Yes. He knows it can come out.  So even if you’re like, Arrrgh, he’ll just be patient and, “Okay, let’s just try that again.” He’s also incredibly clear and just like how Chris shows, he can demonstrate musicality and steps and his ideas so well that there’s no way to not do it. It’s very clear what he wants and what it is and what he’s aiming for.

Time Out New York: What is his new ballet like?
Sarah Van Patten:
I do a really fun, really enjoyable tarantella. It’s the Italian section, and I also do a Spanish section as well as the ending, which is a Hungarian type of finale with everyone. I know from the people who’ve watched it that it’s definitely a piece that goes by quickly. He’s very good about using movement and space in a way, so you’re always a part of what’s happening—you never get into a dreamlike-waiting [place]. It keeps moving in a very interesting way. He uses the space and the dancers and the movement in ways that you feel like, Oh! Is this like something I’ve seen? But it’s not. It’s never like anything you’ve seen before, which is what’s so interesting. And I feel like a lot of his ballets—because I’ve danced Russian Seasons and Carnival and now this—they’re all so different. It’s like a brand-new idea. That’s what is great about his work.

Time Out New York: What part do you dance in Russian Seasons?
Sarah Van Patten:
The woman in red. Very powerful. His work always has the most simple ideas but the most effective. It doesn’t take crazy costumes and lighting—it’s super simple, but incredibly effective and I think that’s what makes such a big impression.

Time Out New York: What is your approach to musicality?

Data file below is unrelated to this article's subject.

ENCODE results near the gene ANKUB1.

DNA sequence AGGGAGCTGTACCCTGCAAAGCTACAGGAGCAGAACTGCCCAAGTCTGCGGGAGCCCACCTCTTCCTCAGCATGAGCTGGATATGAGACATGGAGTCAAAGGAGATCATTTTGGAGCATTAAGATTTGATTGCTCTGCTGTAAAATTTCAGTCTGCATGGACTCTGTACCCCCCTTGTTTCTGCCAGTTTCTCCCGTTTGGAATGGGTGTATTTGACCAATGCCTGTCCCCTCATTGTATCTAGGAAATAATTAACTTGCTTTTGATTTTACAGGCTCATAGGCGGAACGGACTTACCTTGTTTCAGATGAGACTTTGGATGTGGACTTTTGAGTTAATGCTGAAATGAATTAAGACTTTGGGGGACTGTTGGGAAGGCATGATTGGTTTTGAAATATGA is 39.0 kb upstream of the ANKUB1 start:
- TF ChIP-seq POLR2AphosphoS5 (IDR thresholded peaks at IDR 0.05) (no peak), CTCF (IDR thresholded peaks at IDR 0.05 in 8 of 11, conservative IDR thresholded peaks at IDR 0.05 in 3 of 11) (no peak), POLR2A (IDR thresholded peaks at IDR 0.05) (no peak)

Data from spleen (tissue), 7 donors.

Sarah Van Patten:
I’m learning. In ballets that I’ve danced before and am coming back to, you have a muscle memory. We’ve had a changeover of ballet masters in pieces that I’ve worked on before, and they’ll come with another approach and a musicality or a different way of hearing the steps. I think it’s important to keep that fresh and spontaneous and if you have the ability to explore a little bit, it can be really interesting in evolving in a role—unless you’re doing something where you’re in a piece by Ratmansky or Yuri Possokhov, who has a very clear idea of the musicality he’s looking for and will stamp it out in front of you, because it really shows off the step in a certain way. If you stay true to that, that’s one thing, but if you’re in a place where you can really play with a phrase or how you develop a step, it makes it more interesting over the course of dancing a role. To see what else you can do with it.

Time Out New York: Is there a ballet master in particular that you connect with now?
Sarah Van Patten:
They all bring something to the table, for sure. It’s important to have more than one person that you’re working with. Like I said, there have been some who have come and gone and it’s nice to have someone come in with a fresh perspective. You do something like Nutcracker every year. I’ll work with a ballet master on my Nut pas variation, and it’s really interesting to see just what it is that they see out of a solo for me to work on that’s so different than another. Especially in something like Nutcracker, because it is every year with this music and these steps.